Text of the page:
['b4', 8],
    ['c5', 8],
    ['d5', 'q'],
    ['e5', 'q'],
  ],
  [
    ['c5', 'q'],
    ['a4', 'q'],
    ['a4', 'q'],
    ['b4', '4r'],
  ],
];

This is it! We can test if it really works by throwing this into the Score component:

show source

<Score
  width={600}
  height={100}
  staves={[
    [
      ['e5', 'q'],
      ['b4', 8],
      ['c5', 8],
      ['d5', 'q'],
      ['c5', 8],
      ['b4', 8]
    ],
    [
      ['a4', 'q'],
      ['a4', 8],
      ['c5', 8],
      ['e5', 'q'],
      ['d5', 8],
      ['c5', 8]
    ],
    [
      ['b4', 'q'],
      ['b4', '8r'],
      ['c5', 8],
      ['d5', 'q'],
      ['e5', 'q']
    ],
    [
      ['c5', 'q'],
      ['a4', 'q'],
      ['a4', 'q'],
      ['b4', '4r']
    ]
  ]}
/>
<Score
  width={600}
  height={100}
  timeSignature=""
  clef=""
  staves={[
    [
      ['e5', 'q'],
      ['b4', 8],
      ['c5', 8],
      ['d5', 'q'],
      ['c5', 8],
      ['b4', 8]
    ],
    [
      ['a4', 'q'],
      ['a4', 8],
      ['c5', 8],
      ['e5', 'q'],
      ['d5', 8],
      ['c5', 8]
    ],
    [
      ['b4', 'q'],
      ['b4', '8r'],
      ['c5', 8],
      ['d5', 'q'],
      ['e5', 'q']
    ],
    [
      ['c5', 'q'],
      ['a4', 'q'],
      ['a4', 'q'],
      ['b4', '4r']
    ]
  ]}
/>

Awesome! We can now sum everything up with this function:

import { Rhythm } from 'rhythmical';
import { NestedRhythm } from 'rhythmical/lib/Rhythm';

export function rhythmicalScore(rhythm: NestedRhythm<string>) {
  return Rhythm.render(rhythm, rhythm.length)
    .map((e) => [e.value, Math.floor(e.time), 1 / e.duration])
    .reduce((groups: any[][], [note, bar, duration]) => {
      if (!groups.length || bar > groups.length - 1) {
        groups.push([]);
      }
      if (duration === 4) {
        duration = 'q';
      }
      if (note === 'r') {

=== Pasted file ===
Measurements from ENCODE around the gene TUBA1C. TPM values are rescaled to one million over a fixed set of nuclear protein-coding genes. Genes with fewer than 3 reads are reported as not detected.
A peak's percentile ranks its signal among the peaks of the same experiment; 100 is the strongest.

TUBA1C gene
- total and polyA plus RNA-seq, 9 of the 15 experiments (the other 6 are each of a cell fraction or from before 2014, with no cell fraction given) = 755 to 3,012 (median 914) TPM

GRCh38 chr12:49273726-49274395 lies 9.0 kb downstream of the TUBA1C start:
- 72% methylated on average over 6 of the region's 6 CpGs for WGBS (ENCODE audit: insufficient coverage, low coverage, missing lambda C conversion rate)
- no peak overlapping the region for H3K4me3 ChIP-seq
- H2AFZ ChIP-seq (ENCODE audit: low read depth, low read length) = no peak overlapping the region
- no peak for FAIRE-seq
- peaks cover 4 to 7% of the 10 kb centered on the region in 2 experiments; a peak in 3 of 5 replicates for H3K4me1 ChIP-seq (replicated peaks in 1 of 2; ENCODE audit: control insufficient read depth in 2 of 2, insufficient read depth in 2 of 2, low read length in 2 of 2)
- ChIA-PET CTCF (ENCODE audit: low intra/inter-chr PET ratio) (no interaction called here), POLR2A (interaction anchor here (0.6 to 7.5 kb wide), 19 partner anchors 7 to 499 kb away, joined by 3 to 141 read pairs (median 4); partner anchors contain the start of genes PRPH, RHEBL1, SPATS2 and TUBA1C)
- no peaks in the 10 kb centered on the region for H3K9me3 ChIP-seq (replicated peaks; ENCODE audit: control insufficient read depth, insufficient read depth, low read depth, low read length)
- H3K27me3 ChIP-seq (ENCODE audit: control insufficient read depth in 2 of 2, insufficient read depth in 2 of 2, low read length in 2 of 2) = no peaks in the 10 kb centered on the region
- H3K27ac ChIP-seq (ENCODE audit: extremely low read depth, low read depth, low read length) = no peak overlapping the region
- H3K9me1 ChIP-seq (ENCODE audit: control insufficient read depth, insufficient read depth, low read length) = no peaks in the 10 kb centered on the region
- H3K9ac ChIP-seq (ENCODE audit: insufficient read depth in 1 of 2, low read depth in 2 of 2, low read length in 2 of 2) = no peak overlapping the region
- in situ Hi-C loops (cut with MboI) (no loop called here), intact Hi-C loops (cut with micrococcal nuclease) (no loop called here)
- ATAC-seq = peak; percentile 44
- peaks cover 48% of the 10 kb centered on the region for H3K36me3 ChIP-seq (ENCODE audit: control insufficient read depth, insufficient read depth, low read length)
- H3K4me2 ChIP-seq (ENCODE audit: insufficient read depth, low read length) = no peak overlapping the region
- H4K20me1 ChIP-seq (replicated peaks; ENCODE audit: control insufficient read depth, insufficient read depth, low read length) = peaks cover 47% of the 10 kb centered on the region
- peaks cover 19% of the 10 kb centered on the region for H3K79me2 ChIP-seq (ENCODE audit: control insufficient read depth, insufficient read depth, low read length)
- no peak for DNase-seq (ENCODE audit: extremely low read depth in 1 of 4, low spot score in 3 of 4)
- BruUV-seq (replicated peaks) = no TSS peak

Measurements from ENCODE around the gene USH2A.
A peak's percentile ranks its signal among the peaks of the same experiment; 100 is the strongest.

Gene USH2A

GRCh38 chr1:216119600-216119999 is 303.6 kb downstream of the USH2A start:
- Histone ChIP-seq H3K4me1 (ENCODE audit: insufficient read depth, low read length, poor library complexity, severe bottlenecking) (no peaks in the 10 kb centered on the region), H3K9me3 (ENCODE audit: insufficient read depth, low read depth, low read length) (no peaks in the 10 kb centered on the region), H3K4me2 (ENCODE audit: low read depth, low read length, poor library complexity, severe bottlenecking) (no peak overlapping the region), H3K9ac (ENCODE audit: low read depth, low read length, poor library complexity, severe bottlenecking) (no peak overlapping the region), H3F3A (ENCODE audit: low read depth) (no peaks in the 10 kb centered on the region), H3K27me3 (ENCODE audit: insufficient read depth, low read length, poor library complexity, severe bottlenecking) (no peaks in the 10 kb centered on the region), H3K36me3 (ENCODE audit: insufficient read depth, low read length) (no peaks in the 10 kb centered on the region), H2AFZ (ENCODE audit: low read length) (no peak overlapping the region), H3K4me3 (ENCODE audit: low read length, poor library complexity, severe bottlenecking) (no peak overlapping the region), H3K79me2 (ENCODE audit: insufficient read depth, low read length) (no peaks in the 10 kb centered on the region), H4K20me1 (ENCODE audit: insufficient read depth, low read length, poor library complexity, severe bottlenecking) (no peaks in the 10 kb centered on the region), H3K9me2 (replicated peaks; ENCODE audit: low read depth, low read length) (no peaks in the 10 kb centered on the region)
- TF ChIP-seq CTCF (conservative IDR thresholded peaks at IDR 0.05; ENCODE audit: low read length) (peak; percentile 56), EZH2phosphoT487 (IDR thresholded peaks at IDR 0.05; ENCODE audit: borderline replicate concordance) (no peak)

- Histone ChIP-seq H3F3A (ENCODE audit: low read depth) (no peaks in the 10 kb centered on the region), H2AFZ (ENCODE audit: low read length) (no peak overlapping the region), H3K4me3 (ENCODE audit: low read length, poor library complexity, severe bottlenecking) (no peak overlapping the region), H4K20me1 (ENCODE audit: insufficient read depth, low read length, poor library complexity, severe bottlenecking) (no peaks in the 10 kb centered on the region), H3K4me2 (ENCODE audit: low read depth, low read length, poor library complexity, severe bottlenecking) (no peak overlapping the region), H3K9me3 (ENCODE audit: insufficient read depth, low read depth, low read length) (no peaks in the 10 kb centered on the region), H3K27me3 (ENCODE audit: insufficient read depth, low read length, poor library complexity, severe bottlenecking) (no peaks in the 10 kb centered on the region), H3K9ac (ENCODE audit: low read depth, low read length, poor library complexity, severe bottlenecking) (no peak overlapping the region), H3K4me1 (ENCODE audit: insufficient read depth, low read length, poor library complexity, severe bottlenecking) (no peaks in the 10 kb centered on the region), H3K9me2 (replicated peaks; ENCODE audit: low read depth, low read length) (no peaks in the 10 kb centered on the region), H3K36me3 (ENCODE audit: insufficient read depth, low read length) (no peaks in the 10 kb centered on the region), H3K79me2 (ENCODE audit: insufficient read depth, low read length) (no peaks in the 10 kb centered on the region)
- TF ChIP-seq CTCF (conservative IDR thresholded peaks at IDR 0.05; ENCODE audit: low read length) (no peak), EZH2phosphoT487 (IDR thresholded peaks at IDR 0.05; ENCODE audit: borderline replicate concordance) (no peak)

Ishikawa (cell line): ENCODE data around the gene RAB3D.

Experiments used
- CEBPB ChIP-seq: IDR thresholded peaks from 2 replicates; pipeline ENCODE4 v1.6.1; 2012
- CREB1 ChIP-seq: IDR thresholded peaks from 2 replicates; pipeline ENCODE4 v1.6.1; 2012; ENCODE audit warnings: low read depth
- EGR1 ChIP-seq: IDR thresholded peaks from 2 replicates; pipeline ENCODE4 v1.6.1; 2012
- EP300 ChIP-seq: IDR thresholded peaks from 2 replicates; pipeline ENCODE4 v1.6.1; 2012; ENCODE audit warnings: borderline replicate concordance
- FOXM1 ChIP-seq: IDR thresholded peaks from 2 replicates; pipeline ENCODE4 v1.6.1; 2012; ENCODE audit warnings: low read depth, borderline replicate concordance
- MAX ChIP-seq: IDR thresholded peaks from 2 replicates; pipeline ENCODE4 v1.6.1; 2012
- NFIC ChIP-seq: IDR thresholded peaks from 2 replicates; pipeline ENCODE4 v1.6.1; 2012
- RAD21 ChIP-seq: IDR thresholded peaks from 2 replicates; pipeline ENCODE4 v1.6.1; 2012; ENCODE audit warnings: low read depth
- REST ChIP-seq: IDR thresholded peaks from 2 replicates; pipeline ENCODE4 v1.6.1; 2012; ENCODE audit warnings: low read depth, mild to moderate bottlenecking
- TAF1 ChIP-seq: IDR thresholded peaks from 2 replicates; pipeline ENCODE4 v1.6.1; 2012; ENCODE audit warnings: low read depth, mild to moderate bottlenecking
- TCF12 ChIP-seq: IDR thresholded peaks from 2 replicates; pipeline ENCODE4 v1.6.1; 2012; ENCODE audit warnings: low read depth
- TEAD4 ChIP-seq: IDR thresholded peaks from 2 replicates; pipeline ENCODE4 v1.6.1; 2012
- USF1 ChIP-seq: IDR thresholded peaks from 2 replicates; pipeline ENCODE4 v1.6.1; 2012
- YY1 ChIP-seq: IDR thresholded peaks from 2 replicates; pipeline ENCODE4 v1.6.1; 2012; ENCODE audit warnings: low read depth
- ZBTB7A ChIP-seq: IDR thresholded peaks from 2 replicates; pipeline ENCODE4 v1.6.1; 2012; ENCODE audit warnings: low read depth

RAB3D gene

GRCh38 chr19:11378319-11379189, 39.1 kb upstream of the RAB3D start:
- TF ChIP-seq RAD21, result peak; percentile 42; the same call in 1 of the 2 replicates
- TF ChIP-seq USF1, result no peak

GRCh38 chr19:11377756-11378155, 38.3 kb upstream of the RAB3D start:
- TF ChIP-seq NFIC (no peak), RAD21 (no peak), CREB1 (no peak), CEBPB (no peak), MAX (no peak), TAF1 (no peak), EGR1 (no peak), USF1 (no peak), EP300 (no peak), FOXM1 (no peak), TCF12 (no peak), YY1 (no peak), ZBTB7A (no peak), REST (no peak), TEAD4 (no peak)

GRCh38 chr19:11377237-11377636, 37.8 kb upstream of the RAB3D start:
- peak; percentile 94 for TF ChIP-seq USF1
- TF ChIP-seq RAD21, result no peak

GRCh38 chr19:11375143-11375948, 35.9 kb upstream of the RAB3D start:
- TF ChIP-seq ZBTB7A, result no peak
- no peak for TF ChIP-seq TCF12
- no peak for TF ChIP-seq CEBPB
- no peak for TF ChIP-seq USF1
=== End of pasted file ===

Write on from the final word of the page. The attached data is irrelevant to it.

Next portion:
duration = duration + 'r';
        note = 'b4';
      }
      groups[groups.length - 1].push([note, duration]);
      return groups;
    }, []);
}

This function is now usable with the score component directly:

show source
<Score
  width={600}
  height={100}
  staves={rhythmicalScore([
    ['e5', ['b4', 'c5'], 'd5', ['c5', 'b4']],
    ['a4', ['a4', 'c5'], 'e5', ['d5', 'c5']],
    ['b4', ['r', 'c5'], 'd5', 'e5'],
    ['c5', 'a4', 'a4', 'r']
  ])}
/>
<Score
  width={600}
  height={100}
  timeSignature=""
  clef=""
  staves={rhythmicalScore([
    [['r', 'd5'], ['r', 'f5'], 'a5', ['g5', 'f5']],
    ['e5', ['r', 'c5'], 'e5', ['d5', 'c5']],
    ['b4', ['b4', 'c5'], 'd5', 'e5'],
    ['c5', 'a4', 'a4', 'r']
  ])}
/>

Now compare the source above to the non-rhythmical version:

show source
<Score
  width={600}
  height={100}
  staves={[
      [
        ['e5', 'q'],
        ['b4', 8],
        ['c5', 8],
        ['d5', 'q'],
        ['c5', 8],
        ['b4', 8]
      ]
    [
      ['a4', 'q'],
      ['a4', 8],
      ['c5', 8],
      ['e5', 'q'],
      ['d5', 8],
      ['c5', 8]
    ],
    [
      ['b4', 'q'],
      ['b4', '8r'],
      ['c5', 8],
      ['d5', 'q'],
      ['e5', 'q']
    ],
    [
      ['c5', 'q'],
      ['a4', 'q'],
      ['a4', 'q'],
      ['b4', '4r']
    ]
  ]}
/>
<Score
  width={600}
  height={100}
  timeSignature=""
  clef=""
  staves={[
    [
      ['b4', '8r'],
      ['d5', 8],
      ['b4', '8r'],
      ['f5', 8],
      ['a5', 'q'],
      ['g5', 8],
      ['f5', 8]
    ],
    [
      ['e5', 'q'],
      ['b4', '8r'],
      ['c5', 8],
      ['e5', 'q'],
      ['d5', 8],
      ['c5', 8]
    ],
    [
      ['b4', 'q'],
      ['b4', 8],
      ['c5', 8],
      ['d5', 'q'],
      ['e5', 'q']
    ],
    [
      ['c5', 'q'],
      ['a4', 'q'],
      ['a4', 'q'],
      ['b4', '4r']
    ]
  ]}
/>

I think this is a pretty drastic improvement, as the lines went down from 73 to 22 which is 70% less. With this method, I can write music directly in MDX as part of my blog posts.

Of course this is still pretty basic as it does not support tuplets / ties / repeat signs etc, but it is a good starting point.

Next Steps

  • colored notes to sync actual playback with score
  • improve score component to accept multiple lines
  • chords
  • ties
  • tuplets
  • use extended rhythmical format for
    • barlines
    • multiple voices
    • articulation
    • etc...
  • implement json2musicxml and use rhythmical with it

Felix Roos 2022